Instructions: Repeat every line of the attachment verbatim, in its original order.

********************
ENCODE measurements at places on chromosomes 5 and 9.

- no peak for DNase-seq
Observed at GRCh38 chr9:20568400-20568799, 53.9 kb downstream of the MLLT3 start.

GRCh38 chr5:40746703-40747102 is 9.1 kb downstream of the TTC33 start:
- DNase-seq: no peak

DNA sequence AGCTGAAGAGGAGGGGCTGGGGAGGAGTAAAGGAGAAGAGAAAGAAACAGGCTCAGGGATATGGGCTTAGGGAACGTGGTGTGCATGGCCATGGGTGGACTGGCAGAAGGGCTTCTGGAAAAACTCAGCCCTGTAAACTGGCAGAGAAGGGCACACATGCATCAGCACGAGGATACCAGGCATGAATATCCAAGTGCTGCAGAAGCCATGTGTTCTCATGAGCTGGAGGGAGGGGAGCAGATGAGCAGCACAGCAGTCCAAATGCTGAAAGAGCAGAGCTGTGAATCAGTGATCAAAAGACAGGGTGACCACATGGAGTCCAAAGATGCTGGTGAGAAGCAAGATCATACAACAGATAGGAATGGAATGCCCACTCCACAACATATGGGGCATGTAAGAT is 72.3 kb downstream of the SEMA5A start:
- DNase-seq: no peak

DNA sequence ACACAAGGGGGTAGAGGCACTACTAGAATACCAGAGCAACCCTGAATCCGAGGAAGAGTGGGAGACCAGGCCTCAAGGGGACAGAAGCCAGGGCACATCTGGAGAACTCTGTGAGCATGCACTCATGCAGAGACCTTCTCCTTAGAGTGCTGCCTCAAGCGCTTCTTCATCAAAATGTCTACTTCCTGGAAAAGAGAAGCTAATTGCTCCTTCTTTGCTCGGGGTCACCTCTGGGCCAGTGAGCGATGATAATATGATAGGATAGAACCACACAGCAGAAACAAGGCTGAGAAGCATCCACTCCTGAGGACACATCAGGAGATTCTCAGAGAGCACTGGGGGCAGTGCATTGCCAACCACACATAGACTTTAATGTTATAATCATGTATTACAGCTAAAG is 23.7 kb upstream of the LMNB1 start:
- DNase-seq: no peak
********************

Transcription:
ENCODE measurements at places on chromosomes 5 and 9.

- no peak for DNase-seq
Observed at GRCh38 chr9:20568400-20568799, 53.9 kb downstream of the MLLT3 start.

GRCh38 chr5:40746703-40747102 is 9.1 kb downstream of the TTC33 start:
- DNase-seq: no peak

DNA sequence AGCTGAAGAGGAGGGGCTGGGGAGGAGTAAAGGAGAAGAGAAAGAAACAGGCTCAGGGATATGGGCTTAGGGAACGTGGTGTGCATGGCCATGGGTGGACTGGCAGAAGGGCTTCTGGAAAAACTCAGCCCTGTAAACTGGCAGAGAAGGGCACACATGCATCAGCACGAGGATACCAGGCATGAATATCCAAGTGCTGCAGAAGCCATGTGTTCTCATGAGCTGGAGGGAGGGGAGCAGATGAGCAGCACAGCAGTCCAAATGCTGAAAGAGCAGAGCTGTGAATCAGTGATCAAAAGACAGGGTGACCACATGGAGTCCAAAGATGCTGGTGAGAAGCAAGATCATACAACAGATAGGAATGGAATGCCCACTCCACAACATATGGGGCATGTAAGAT is 72.3 kb downstream of the SEMA5A start:
- DNase-seq: no peak

DNA sequence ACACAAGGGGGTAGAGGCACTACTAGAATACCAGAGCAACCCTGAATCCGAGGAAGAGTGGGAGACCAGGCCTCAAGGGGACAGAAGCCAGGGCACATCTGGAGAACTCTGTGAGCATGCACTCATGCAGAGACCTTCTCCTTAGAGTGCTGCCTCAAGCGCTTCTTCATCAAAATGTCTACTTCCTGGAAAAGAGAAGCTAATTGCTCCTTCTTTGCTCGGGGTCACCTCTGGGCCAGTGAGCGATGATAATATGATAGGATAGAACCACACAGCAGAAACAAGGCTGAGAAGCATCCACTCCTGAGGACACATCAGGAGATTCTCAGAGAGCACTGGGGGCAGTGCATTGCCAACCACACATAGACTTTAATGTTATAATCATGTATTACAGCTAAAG is 23.7 kb upstream of the LMNB1 start:
- DNase-seq: no peak